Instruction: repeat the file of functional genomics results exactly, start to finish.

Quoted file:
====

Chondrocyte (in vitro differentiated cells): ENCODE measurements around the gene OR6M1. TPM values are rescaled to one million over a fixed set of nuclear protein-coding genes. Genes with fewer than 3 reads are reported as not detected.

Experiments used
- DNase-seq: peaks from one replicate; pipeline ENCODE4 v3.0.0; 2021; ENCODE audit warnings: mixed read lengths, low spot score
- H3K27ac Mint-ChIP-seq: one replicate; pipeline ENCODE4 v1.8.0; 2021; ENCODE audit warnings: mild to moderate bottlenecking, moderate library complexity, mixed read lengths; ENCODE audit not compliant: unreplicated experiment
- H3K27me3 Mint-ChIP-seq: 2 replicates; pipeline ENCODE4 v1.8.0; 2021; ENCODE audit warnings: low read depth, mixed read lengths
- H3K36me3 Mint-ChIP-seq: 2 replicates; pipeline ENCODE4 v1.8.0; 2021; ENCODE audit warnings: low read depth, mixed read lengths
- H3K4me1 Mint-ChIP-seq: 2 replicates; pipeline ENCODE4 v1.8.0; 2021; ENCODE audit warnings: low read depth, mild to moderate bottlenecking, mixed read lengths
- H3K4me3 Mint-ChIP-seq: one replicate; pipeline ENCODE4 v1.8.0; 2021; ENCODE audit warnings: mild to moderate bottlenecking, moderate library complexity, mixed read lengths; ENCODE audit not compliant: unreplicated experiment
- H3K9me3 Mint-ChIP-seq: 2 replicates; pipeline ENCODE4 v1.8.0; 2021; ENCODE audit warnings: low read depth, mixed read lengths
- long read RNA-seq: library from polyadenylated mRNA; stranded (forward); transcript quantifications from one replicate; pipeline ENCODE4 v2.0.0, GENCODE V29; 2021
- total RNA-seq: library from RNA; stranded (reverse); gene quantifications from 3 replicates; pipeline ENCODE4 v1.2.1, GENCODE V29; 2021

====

Chondrocyte (in vitro differentiated cells): ENCODE measurements around the gene OR6M1. TPM values are rescaled to one million over a fixed set of nuclear protein-coding genes. Genes with fewer than 3 reads are reported as not detected.

Experiments used
- DNase-seq: peaks from one replicate; pipeline ENCODE4 v3.0.0; 2021; ENCODE audit warnings: mixed read lengths, low spot score
- H3K27ac Mint-ChIP-seq: one replicate; pipeline ENCODE4 v1.8.0; 2021; ENCODE audit warnings: mild to moderate bottlenecking, moderate library complexity, mixed read lengths; ENCODE audit not compliant: unreplicated experiment
- H3K27me3 Mint-ChIP-seq: 2 replicates; pipeline ENCODE4 v1.8.0; 2021; ENCODE audit warnings: low read depth, mixed read lengths
- H3K36me3 Mint-ChIP-seq: 2 replicates; pipeline ENCODE4 v1.8.0; 2021; ENCODE audit warnings: low read depth, mixed read lengths
- H3K4me1 Mint-ChIP-seq: 2 replicates; pipeline ENCODE4 v1.8.0; 2021; ENCODE audit warnings: low read depth, mild to moderate bottlenecking, mixed read lengths
- H3K4me3 Mint-ChIP-seq: one replicate; pipeline ENCODE4 v1.8.0; 2021; ENCODE audit warnings: mild to moderate bottlenecking, moderate library complexity, mixed read lengths; ENCODE audit not compliant: unreplicated experiment
- H3K9me3 Mint-ChIP-seq: 2 replicates; pipeline ENCODE4 v1.8.0; 2021; ENCODE audit warnings: low read depth, mixed read lengths
- long read RNA-seq: library from polyadenylated mRNA; stranded (forward); transcript quantifications from one replicate; pipeline ENCODE4 v2.0.0, GENCODE V29; 2021
- total RNA-seq: library from RNA; stranded (reverse); gene quantifications from 3 replicates; pipeline ENCODE4 v1.2.1, GENCODE V29; 2021